In fact, a case can be made that finding a player in that second tier is exactly what the team must do if it is to balance its other needs within a budget that fits the limits of the salary cap.
In this scenario, could Gudas work for the team? It looks as if he’s going to become “one and done” with the Washington Capitals, only playing the 2019-20 season with the team.
Rumors coming from Washington suggest that Gudas isn’t expected to re-sign and will be heading for free agency. Although Gudas had a good start to the season, he seemed to lose favor with the Capitals’ coaches as the season progressed. Although perhaps that is mutual because, during the season’s suspension, Gudas announced publicly that he wasn’t likely to sign with the Capitals because of the team’s salary cap situation rendered his work unaffordable.
In May, when the NHL’s regular season was suspended, in an interview from the Czech Republic Gudas spoke about his contract situation in Washington and noted that he’d likely not return to the team.
He noted, “I think there’s no chance of re-signing in Washington. They are grappling with the salary cap. They have young players who will play under contracts more feasible for the organization. I think a lot of the guys with contracts about to expire will leave Washington.”
In short, Gudas is a tough-nosed defenseman who’s made a career as a defensive specialist. His reputation is that he loves to throw his weight around. Although he’s not an offensive defenseman and scored only two goals and 15 points in 63 regular-season games, he did register 75 blocks and 164 hits in those games.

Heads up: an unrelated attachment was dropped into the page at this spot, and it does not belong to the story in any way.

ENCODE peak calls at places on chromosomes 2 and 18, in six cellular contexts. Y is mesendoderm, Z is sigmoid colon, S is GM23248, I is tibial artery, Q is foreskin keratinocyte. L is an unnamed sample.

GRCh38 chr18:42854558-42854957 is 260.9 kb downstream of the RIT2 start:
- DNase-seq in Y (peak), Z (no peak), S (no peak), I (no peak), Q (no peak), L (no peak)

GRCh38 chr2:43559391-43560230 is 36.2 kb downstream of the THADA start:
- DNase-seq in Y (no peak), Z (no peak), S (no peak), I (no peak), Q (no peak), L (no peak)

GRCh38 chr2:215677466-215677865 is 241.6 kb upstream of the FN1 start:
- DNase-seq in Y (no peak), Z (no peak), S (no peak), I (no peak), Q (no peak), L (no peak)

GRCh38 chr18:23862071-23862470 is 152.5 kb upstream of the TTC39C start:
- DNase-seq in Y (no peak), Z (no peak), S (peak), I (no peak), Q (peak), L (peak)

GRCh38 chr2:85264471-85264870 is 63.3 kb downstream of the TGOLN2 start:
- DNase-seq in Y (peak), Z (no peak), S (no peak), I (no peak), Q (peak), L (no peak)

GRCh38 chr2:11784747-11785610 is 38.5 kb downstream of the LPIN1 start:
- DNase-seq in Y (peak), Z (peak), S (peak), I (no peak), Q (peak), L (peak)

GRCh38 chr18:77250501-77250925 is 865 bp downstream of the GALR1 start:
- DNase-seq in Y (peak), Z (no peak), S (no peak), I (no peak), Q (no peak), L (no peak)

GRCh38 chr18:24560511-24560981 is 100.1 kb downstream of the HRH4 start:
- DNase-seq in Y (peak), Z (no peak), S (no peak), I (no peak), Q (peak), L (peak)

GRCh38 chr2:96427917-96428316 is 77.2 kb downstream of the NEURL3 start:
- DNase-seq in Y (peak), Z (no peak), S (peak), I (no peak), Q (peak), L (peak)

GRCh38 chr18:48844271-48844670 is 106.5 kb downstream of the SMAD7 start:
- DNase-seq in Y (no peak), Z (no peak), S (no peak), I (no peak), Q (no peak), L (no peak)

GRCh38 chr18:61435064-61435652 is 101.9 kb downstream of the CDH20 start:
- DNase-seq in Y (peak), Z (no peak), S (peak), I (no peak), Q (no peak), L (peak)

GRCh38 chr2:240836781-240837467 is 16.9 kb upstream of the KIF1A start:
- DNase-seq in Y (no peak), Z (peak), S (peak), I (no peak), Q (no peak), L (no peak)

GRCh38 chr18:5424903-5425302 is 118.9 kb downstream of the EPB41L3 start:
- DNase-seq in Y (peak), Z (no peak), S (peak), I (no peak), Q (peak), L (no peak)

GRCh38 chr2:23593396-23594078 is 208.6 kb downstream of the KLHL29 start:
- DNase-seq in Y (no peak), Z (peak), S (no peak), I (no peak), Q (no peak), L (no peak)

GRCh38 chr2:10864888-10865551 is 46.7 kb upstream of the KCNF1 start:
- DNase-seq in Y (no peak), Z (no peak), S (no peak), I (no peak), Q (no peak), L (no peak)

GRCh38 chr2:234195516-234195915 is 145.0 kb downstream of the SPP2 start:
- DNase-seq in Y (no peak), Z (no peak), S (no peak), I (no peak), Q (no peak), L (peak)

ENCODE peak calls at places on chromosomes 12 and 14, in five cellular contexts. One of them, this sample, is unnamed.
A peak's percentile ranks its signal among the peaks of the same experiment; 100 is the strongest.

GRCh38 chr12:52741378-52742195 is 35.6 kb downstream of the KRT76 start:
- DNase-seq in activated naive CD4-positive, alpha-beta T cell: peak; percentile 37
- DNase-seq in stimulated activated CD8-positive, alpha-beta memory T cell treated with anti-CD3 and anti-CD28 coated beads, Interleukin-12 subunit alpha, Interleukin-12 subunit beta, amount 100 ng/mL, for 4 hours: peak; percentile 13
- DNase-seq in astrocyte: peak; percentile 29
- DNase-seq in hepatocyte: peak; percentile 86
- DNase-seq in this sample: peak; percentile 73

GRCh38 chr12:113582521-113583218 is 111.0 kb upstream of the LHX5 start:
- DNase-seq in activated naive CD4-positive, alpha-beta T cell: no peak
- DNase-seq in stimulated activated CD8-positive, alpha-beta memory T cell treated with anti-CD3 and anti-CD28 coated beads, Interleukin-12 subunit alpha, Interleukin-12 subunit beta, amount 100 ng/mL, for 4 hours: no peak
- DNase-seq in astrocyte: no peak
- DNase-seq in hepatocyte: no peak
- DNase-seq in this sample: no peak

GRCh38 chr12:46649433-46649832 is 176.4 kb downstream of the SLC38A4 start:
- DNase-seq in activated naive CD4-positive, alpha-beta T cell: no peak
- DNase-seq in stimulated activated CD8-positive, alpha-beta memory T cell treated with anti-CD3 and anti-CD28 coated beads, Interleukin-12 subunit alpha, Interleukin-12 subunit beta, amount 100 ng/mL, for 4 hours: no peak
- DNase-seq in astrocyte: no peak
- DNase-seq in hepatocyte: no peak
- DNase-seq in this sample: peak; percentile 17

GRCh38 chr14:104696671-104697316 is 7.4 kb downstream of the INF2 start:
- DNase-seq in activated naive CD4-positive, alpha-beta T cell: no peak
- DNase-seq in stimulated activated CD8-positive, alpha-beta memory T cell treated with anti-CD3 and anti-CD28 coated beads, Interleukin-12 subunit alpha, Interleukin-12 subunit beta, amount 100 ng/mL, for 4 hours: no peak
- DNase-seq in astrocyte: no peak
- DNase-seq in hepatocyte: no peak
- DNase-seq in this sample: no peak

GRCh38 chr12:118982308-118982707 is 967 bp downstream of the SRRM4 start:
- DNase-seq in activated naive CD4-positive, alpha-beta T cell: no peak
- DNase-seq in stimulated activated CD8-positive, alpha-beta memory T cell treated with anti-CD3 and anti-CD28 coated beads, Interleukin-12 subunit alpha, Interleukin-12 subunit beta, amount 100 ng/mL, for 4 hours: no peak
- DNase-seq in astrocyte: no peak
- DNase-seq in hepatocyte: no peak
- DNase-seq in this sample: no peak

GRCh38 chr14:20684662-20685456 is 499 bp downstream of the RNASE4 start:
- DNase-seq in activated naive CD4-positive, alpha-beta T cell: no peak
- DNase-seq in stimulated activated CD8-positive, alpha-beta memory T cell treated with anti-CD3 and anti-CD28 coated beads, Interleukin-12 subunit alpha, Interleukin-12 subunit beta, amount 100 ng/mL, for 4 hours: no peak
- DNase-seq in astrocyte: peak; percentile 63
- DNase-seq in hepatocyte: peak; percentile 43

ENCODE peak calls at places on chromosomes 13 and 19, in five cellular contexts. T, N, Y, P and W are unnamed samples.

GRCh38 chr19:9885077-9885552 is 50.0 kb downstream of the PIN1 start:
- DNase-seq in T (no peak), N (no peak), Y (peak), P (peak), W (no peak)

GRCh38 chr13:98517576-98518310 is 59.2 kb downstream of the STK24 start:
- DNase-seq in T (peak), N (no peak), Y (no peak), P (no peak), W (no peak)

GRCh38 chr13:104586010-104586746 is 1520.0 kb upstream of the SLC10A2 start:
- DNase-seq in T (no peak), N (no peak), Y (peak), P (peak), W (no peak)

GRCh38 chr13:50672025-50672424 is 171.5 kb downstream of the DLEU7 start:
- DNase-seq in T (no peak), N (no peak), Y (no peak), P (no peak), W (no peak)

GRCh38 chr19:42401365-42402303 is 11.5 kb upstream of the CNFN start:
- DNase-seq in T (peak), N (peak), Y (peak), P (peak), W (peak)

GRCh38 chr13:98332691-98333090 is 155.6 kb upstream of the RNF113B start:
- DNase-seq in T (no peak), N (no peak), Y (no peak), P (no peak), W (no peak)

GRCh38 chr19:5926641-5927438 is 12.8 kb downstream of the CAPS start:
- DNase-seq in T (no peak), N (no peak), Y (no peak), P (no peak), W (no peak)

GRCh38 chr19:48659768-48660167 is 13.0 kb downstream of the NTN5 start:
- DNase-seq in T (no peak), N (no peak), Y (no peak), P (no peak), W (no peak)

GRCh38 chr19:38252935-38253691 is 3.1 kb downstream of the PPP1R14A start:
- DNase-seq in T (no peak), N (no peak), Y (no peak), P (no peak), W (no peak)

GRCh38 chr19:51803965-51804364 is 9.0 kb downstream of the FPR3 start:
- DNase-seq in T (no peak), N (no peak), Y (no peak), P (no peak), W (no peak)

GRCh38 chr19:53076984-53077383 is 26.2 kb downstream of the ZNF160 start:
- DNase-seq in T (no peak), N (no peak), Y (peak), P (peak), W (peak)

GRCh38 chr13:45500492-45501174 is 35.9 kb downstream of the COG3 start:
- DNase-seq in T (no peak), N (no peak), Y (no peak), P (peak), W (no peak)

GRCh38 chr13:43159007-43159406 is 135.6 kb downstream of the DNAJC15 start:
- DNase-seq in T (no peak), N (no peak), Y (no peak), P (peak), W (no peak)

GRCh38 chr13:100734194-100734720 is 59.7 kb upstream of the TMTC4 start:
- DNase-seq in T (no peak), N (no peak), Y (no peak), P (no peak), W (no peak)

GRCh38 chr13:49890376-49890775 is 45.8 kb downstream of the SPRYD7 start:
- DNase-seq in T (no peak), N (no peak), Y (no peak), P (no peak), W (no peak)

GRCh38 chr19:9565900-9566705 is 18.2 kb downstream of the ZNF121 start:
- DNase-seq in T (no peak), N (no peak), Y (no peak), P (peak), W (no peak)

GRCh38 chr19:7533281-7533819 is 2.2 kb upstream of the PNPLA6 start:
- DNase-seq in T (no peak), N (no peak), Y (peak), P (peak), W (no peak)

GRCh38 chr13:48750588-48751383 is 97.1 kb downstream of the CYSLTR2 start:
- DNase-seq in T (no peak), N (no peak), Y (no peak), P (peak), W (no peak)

What’s Next for the Maple Leafs?
Right now, I can expect that somewhere from home a Maple Leafs analytic expert is crunching the advanced statistics and putting together profiles of free agents or trade-worthy candidates who might come to the team for under $1 million.
There’s probably a whole lot of crunching Corsi(s) or manufacturing metrics happening as the team prepares for the 2020 NHL Entry Draft that happens in a few days or the period of free agency that starts on Oct. 9.
There’s a lot happening, and I know I have my homework to do over the next week.
The Old Prof (Jim Parsons, Sr.) taught for more than 40 years in the Faculty of Education at the University of Alberta. He’s a Canadian boy, who has two degrees from the University of Kentucky and a doctorate from the University of Texas. He is now retired on Vancouver Island, where he lives with his family. His hobbies include playing with his hockey cards and simply being a sports fan – hockey, the Toronto Raptors, and CFL football (thinks Ricky Ray personifies how a professional athlete should act).
If you wonder why he doesn’t use his real name, it’s because his son – who’s also Jim Parsons – wrote for The Hockey Writers first and asked Jim Sr. to use another name so readers wouldn’t confuse their work.
Because Jim Sr. had worked in China, he adopted the Mandarin word for teacher (老師). The first character lǎo (老) means “old,” and the second character shī (師) means “teacher.” The literal translation of lǎoshī is “old teacher.” That became his pen name. Today, other than writing for The Hockey Writers, he teaches graduate students research design at several Canadian universities.
He looks forward to sharing his insights about the Toronto Maple Leafs and about how sports engages life more fully. His Twitter address is https://twitter.com/TheOldProf